The Paw Print

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The Paw Print

The Paw Print

A Reflection on the LPS Internship Program


Over the past four months, the Law and Public Service program’s seniors have started work at their first of two internships across Monmouth County. These internships cover either law and the legal systems or public service expertise, and students have worked with law firms, county organizations, and even nonprofit organizations with whatever they may need. Some of the internships from this semester included the Monmouth County Courthouse, Monmouth County Offices, Mercy Center, Move for Hunger, Emergency Housing and Advocacy Program, and Casa Freehold. Students learn how to communicate with clients, file paperwork, and research cases, as well as many other skills that can transcend the LPS program. Through these internships, LPS students can not only gain experience working in a professional setting but also learn valuable information about charitable organizations and the legal system that they can apply in their search for post-graduate success. Now that the first round of internships has come to an end, many LPS students are reflecting on their experiences and how they have grown since September.

For the internships, students will leave school one day a week after lunch and stay at their assigned location from 1-3 pm. None of the internships are farther than 25 minutes away, so transportation is not a major issue. Seniors can only leave on days that they have their two LPS classes (Business & Contract Law and Senior Seminar) back-to-back, which varies for each student depending on their schedule. If a student cannot go to their internship one week, they will normally end up “doubling up” another week and going twice, if their schedule permits. 

For the most part, LPS students seem to have enjoyed their internships. Even if they weren’t doing the most demanding of tasks, most of our work has helped our community in one way or another, which is very rewarding in the long run. In return for their work, many students were able to develop both personally and professionally and feel as though they have gained valuable knowledge and skills from their internship. 

Joshua Ricatti, an intern at the Mercy Center, found that his work opened his eyes to problems within his community. As he explained, “I feel that my work was really important… For me, it was a time of personal growth and learning. It exposed me to poverty for the first time in my life. Until then, my understanding came solely through reading and media. It opened my eyes to things.” He also said that his work at the Mercy Center made him “more compassionate and understanding as a person”, and improved his “standard skills that come with any social experience, like communication and teamwork.”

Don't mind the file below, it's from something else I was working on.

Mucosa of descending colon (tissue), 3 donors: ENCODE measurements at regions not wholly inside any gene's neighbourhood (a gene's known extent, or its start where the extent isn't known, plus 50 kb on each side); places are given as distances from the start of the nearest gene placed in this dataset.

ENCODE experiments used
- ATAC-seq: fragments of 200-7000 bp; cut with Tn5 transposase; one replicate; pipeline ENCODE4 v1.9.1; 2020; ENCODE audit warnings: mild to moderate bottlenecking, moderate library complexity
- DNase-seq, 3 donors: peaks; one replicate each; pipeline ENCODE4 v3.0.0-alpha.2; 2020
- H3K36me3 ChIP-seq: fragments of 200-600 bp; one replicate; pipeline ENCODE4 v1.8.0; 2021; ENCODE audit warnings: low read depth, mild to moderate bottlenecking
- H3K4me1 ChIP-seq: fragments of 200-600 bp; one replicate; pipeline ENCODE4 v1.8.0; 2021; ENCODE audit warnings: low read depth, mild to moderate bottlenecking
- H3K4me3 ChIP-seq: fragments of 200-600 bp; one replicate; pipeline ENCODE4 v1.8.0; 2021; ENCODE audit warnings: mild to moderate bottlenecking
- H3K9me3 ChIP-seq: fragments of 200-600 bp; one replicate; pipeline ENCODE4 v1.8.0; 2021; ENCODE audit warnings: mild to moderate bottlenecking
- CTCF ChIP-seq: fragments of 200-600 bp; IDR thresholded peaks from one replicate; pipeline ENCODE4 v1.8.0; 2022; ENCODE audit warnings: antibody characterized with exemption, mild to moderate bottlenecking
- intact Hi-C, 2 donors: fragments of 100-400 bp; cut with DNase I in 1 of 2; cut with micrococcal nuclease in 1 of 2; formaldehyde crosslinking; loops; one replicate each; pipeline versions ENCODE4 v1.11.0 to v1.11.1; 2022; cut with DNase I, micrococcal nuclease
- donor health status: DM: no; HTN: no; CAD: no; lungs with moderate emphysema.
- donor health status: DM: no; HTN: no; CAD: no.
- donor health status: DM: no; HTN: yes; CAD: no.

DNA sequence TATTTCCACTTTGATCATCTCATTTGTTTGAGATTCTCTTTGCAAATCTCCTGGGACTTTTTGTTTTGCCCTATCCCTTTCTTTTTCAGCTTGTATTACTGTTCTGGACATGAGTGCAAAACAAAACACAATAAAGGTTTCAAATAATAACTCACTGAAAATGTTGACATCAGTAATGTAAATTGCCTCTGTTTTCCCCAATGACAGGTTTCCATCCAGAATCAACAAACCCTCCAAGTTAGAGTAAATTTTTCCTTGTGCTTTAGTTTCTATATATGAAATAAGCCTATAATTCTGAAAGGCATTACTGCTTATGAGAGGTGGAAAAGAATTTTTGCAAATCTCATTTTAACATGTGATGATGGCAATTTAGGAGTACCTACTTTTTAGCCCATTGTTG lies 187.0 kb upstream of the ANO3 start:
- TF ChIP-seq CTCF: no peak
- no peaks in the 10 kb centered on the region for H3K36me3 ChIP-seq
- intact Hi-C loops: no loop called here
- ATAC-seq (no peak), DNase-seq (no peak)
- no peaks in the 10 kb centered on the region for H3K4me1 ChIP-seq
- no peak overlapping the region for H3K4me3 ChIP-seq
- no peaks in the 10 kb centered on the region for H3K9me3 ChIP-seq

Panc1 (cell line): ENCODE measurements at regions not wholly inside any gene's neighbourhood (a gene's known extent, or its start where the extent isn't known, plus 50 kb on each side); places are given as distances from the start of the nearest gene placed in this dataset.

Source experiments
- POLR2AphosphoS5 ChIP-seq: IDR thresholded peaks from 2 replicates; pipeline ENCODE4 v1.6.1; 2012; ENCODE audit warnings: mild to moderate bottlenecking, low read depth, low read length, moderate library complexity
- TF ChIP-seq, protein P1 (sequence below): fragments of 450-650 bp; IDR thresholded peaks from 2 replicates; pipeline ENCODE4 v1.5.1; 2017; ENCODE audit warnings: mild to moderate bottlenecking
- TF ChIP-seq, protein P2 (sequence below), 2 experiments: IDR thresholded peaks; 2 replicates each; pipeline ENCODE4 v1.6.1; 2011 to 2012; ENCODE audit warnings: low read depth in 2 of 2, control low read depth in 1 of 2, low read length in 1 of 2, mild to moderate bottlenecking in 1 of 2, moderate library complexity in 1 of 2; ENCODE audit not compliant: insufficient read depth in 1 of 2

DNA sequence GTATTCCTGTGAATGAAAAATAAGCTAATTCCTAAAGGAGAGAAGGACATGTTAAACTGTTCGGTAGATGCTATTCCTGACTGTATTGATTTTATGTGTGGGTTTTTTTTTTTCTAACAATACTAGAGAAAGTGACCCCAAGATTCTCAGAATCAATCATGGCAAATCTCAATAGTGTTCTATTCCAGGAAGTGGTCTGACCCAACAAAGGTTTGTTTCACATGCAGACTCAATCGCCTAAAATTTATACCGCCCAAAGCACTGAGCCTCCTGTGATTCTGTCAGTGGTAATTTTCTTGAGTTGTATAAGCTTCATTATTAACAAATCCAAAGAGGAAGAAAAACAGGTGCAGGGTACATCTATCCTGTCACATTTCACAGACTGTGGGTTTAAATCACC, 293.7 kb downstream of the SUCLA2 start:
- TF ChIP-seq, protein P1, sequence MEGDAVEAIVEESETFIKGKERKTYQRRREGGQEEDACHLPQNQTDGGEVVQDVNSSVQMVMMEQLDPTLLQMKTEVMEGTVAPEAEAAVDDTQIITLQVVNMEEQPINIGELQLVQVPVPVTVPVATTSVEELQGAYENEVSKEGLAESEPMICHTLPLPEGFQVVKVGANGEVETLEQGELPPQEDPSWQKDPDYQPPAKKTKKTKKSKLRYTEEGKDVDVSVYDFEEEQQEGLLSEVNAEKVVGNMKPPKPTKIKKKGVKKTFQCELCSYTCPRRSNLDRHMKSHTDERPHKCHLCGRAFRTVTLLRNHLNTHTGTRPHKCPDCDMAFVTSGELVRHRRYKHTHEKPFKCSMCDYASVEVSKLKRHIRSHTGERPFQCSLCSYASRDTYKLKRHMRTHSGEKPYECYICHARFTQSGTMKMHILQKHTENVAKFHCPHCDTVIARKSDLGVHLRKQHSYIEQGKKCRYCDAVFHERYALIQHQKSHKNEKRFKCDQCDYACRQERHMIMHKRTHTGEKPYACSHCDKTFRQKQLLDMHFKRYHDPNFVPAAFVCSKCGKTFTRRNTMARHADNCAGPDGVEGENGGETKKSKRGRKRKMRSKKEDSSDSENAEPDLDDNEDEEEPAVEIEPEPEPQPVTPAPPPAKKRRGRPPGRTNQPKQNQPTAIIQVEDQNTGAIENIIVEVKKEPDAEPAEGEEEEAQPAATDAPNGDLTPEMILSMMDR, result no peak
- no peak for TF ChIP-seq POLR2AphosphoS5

As for Olivia Collura, an intern at the Monmouth County Courthouse, she too felt that her internship was making a real difference in her life. One of Collura’s most memorable experiences was watching a case go through family court. She “witnessed the entire process, including what lawyers do to defend their clients, how evidence is incorporated, and how a judge comes to a verdict” and she believed that “seeing a realistic court case in real life is something … everyone could benefit from.” Specifically, Collura felt that these cases “enhanced [her] knowledge of topics [she] had already learned and provided new information about the legal system…” She also went on to say that she learned better time management and professional behavior through her work in this internship. 

For my internship, I worked for an organization called Casa Freehold, which provides food kitchens, immigration lawyers, ESL classes, and other vital resources to Hispanic immigrants in the Freehold area. My work at Casa Freehold has not only helped me to develop my Spanish speaking and interpersonal skills but has allowed me to see what an impact the organization makes in my community. As my internship partner, Ava Lovarco recalled “I felt a real connection with my community” while we were at Casa. The work done at Casa Freehold feels truly meaningful, as I help people get the food and resources they need for themselves and their families to live their lives without as much stress. So, not only has my internship taught me how to behave and work in a professional environment, it has taught me more compassion and empathy, and has solidified my desire to help others in the future in any way that I can. 

In upcoming months, students will be switching their internship locations, so those who were working in the law/government sector will work in public service and vice versa. This allows LPS students to see multiple different kinds of professional work. It will be interesting to see what students learn in their new positions, and how the internship program further develops!

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